The other person involved in the crash, got back on his bike and finished the race.  When he was asked if he was hurting at all, he replied that he couldn’t tell yet.

I take my hat off to them.

After the stage was over, I went back out to pick a few more blackcurrants and have a last look round the garden.

new white flowers

Two new white flowers

clematis

A clematis with a big smile

astrantia

A fly turning its back on the beautiful centre of an astrantia

bee on ligularia

A bee among the twists and turns of the ligularia

I didn’t have long to look around as it was soon time to get showered and changed, ready to go out for a meal with the ‘old man’ of the Coniston climb, my brother Andrew.  He is on a touring holiday with his wife’s nephew Justin who comes from New Zealand and he kindly took the three of us out to the Douglas Hotel for an excellent meal.    We enjoyed good food and stimulating conversation.  It was interesting to get a New Zealand perspective on our present political situation in the UK.

The non flying bird of the day is one of our resident blackbirds, taking a dim view of life this afternoon.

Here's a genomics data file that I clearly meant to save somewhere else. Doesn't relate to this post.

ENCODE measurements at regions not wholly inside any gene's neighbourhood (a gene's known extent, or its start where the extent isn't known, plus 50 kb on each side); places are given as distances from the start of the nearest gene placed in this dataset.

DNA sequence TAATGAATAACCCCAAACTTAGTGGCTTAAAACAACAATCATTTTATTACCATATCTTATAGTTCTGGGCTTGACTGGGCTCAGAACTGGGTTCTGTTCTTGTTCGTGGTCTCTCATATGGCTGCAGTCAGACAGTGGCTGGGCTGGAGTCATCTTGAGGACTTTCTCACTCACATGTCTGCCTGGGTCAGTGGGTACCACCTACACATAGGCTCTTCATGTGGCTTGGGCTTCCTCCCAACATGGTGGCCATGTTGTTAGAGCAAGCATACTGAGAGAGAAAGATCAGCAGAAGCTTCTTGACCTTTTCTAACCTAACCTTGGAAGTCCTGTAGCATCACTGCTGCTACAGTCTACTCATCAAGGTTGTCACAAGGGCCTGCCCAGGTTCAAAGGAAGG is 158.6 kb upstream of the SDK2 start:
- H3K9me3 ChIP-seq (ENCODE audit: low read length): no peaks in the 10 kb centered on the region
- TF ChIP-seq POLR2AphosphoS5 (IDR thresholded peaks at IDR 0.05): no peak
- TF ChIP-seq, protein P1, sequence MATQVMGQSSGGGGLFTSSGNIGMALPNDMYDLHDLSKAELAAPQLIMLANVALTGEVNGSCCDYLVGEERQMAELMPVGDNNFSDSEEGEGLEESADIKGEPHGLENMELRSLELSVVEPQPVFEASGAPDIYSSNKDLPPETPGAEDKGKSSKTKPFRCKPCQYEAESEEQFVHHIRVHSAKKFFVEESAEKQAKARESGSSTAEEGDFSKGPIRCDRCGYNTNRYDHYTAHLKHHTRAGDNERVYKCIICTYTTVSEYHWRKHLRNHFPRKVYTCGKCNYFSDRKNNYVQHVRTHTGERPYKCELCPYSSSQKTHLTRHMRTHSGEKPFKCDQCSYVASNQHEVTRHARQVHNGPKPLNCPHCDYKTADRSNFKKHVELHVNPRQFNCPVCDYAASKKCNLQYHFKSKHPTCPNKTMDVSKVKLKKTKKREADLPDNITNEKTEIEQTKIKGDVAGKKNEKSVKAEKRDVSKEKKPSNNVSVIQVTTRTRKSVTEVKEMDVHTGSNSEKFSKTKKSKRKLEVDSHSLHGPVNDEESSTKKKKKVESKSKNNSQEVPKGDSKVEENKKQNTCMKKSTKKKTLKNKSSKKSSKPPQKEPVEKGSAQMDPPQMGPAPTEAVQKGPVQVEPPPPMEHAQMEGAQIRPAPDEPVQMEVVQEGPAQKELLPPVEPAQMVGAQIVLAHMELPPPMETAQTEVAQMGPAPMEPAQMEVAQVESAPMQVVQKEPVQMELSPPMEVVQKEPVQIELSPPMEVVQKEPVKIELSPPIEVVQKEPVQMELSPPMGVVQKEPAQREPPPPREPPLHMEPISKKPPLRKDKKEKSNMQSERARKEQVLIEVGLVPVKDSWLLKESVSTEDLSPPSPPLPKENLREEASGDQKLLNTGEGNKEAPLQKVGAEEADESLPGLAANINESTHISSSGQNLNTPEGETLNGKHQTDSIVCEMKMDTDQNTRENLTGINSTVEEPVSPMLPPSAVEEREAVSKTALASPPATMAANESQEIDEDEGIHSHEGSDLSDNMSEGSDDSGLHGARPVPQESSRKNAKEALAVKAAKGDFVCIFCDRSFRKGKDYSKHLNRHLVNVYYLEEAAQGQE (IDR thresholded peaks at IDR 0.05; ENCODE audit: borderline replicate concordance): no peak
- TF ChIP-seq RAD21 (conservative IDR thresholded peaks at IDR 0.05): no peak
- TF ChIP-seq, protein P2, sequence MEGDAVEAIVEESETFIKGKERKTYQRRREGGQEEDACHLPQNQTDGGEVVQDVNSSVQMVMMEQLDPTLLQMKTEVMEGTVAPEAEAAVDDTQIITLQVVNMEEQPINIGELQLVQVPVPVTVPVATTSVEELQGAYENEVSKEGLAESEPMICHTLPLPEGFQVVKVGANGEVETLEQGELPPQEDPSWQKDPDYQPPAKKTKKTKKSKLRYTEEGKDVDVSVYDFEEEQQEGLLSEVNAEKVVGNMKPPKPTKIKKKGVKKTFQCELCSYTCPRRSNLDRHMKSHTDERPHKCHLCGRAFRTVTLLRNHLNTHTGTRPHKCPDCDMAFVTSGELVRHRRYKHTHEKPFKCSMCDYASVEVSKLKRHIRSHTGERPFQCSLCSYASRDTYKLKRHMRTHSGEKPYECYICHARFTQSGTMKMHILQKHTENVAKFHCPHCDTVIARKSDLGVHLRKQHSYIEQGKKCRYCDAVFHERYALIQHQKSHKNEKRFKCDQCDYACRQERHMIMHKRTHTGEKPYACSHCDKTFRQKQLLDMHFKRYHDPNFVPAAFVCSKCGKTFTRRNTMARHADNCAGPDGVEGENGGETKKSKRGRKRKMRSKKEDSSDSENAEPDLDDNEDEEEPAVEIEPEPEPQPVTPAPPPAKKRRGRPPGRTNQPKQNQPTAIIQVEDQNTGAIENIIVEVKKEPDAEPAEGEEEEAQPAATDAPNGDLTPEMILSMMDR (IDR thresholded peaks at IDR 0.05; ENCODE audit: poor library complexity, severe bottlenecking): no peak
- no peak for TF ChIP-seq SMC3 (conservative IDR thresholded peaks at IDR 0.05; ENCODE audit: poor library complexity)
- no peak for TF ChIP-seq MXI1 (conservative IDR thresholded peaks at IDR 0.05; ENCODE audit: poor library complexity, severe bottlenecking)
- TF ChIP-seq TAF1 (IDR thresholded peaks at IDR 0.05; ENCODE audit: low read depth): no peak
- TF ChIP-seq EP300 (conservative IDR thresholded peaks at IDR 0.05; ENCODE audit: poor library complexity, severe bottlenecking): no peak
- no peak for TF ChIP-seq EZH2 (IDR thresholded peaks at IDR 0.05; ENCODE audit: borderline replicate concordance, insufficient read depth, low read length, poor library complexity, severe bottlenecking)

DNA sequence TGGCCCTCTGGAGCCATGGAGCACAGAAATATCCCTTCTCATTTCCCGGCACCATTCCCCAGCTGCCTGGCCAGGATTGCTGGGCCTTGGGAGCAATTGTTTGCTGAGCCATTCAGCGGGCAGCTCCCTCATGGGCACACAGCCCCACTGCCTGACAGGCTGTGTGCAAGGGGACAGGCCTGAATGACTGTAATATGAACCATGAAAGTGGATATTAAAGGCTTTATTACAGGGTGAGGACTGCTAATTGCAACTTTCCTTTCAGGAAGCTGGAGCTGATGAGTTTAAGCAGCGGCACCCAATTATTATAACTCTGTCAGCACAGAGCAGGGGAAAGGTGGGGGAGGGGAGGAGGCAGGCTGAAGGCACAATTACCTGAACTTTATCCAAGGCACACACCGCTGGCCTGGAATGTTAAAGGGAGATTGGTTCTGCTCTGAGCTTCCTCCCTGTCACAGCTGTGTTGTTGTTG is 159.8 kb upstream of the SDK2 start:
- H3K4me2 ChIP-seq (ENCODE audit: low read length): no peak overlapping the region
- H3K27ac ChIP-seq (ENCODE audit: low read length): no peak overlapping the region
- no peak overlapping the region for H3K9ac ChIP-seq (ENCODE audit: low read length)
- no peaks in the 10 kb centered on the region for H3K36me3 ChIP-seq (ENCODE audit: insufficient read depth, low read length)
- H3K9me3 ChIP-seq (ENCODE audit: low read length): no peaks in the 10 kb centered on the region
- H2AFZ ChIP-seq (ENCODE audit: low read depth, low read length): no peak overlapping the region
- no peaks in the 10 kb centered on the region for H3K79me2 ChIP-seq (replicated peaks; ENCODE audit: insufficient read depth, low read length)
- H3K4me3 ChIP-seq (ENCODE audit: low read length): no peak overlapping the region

blackbird

Note: I wish that I had had my flying bird camera to hand during the afternoon when I saw a sparrowhawk arrive in the garden, do a handbrake turn and disappear into the middle of our neighbour’s holly tree.  A very large number of starlings made a hasty exit from the tree in short order.  It was an unusual sight as mostly the sparrowhawks swoop down and pluck their prey  off a feeder, a branch or the ground.  I have never seen one fly into the middle of a thickly leaved tree before.

 

 

Read Full Post »

Today’s guest picture comes from my sister Susan who started a journey north by going to Kentish Town Station where she was quite surprised to find a garden on the platform.

Kentish Town Station

We had a better day today with just a hint of warmth, although no one would have called a high summer day.